Thursday, May 2, 2013

Ganso-Shabuway (Shangri-La Plaza)

Beloved and I had dinner a few nights ago at Ganso-Shabuway. This place is located at Shangri-La Plaza's new East Wing, which is just starting to get populated with commercial outlets. We used to have little reason to go here, but since Beloved started working nearby, expect more blogs on food places around the area. Anyway, I have honestly never heard of the place before, but their menu is simple: Japanese hot pot or shabu-shabu, hence the name. Although the prices were a bit steep, I somehow convinced my stingy Beloved to splurge a bit.

As I've mentioned, they have a pretty simple menu consisting of stuff you put in shabu-shabu. They're all also conveniently placed into sets good for even-numbered people, instead of served up individually (although there are still individual selections). We ordered their Set B Menu set for Two (1095 Php), which has 250 grams of USDA Meyer Natural Angus Beef. Since it sounded a bit light, I urged that we get their Wagyu Beef Plate (200 grams for 825 Php). We were asked what broth to choose from traditional seaweed or spicy miso. Good thing you can order both, and we did so.


The broth was served in a metallic bowl divided appropriately in a yin-yang pattern. To the left is the hot and evil looking Spicy Miso and to the right is the pure and clear Traditional Seaweed. Beloved liked the left one over the right, which I preferred, but I did find out a few tricks during dinner, to be explained later. It had a head-start bowl as we were served stuff to be cooked in here.


First, we were given a big bowl of veggies, and almost veggies—their Vegetable Deluxe Platter which is part of the set we ordered. I honestly have no concrete idea what some of the veggies exactly were, especially the greens that aren't cabbage. However, I can identify pumpkin, enoki mushroom and another Japanese mushroom variety, and cabbage. There were also non-veggie stuff here, like kani or crabsticks and tofu. Our server recommended three minutes in the hotpot before consuming. Beloved couldn't wait that long for the mushrooms in fear that I would consume more of them from her.


Served next were the thinly-sliced USDA Meyer Natural Angus Beef. The server recommended 10 seconds cooking time on our choice of broth. With it, we were given a bowl of rice each and two kinds of sauces—a nutty sesame sauce and a tart and tangy ponzu sauce. Both Beloved and I agree that the latter sauce was better suited for the meal. However, the meat without sauce was wonderful in itself. Since it was sliced very thinly, it didn't take long to cook through. And although the server recommended 10 second cooking time, I found that this one was best at around six to eight. When using the left, spicy miso broth, it was the dominating flavor. However, using the pure one, I could taste the savory and juicy meat served to us.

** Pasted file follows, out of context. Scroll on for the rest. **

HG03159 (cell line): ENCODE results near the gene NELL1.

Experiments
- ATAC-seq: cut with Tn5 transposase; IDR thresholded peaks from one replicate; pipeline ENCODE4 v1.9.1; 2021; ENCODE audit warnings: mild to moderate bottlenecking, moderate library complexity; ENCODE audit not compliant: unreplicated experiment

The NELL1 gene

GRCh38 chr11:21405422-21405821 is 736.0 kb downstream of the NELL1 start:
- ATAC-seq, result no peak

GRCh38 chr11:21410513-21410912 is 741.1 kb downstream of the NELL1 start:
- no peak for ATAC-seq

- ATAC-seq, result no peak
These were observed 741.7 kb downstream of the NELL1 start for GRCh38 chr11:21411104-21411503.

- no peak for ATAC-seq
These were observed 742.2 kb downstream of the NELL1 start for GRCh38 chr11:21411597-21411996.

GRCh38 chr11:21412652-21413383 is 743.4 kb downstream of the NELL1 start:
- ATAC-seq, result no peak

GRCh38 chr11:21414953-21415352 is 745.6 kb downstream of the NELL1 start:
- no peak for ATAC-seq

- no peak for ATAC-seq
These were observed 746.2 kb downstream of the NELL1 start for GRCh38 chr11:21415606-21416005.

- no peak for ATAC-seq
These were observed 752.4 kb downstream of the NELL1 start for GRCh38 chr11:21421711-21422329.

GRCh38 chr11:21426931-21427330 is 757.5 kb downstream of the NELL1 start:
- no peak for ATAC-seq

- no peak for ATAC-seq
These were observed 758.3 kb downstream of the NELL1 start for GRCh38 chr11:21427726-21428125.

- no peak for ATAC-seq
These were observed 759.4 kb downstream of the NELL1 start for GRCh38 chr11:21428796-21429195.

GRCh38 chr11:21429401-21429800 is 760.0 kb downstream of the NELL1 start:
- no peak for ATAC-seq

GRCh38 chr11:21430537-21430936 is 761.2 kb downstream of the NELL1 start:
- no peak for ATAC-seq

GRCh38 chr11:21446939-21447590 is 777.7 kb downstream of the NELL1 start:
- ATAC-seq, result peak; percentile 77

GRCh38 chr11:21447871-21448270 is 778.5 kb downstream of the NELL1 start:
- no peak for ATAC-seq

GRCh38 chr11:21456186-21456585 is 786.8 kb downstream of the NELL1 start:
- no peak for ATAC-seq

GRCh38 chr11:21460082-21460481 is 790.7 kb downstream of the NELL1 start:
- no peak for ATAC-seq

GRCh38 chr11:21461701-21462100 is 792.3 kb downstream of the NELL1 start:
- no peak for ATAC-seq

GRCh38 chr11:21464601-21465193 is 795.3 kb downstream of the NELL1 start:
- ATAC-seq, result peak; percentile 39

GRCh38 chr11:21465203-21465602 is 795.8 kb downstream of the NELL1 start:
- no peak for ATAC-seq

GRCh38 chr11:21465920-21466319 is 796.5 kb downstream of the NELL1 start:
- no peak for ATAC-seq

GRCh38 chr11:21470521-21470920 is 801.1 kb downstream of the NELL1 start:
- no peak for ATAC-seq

Our extra order had a slightly pinker color and a noticeable increase in marbling. This is the prized Wagyu Beef Plate. Beloved liked the angus better, probably because it had a meatier taste and, she claims, softer finish after a few seconds. I would've agreed at first, but then I tried it raw, which was when I felt the signature "melts-in-your-mouth" sensation (I don't recommend it though, because it's not exactly fresh, and was a bit cold). I then experimented and found that dipping it in the miso broth for a couple of counts then to the clear broth for another two retains the wonderful sensation and giving it enough flavor to enjoy.

I admit that I had fun with our meal. Finding out the perfect timings and amounts of sauce and broth that would go well with the meat was a wonderful learning experience. When we got our bill, I frowned a bit, tough. Plus service charge, we were billed more than 2.1K Php—certainly not a normal dinner night for the two of us. What's worse is, despite the additional order and the large amount of veggies that came with it, I was still starving! Of course, a gourmet like me knows that you really do have to pay that much for imported delicacies, especially using such a way that's probably not suited for local ingredients. Well, at least I won't really dare eat local meat this way even if it's sliced thinly and cooked in the broth for more than ten seconds. Note that I'm recommending this for the experience. Ganso-Shabuway is obviously a place not suited for frugality.

Worth a try

tl;dr
Location:
Shangri-La Plaza East Wing, 5th Floor.
Budget:
1000-2000 Php
Recommended for:
Rich gourmets.
Not recommended for:
Impoverished gluttons.
Smart nomnomnom tip:
Yes, it's okay to have a bit of red.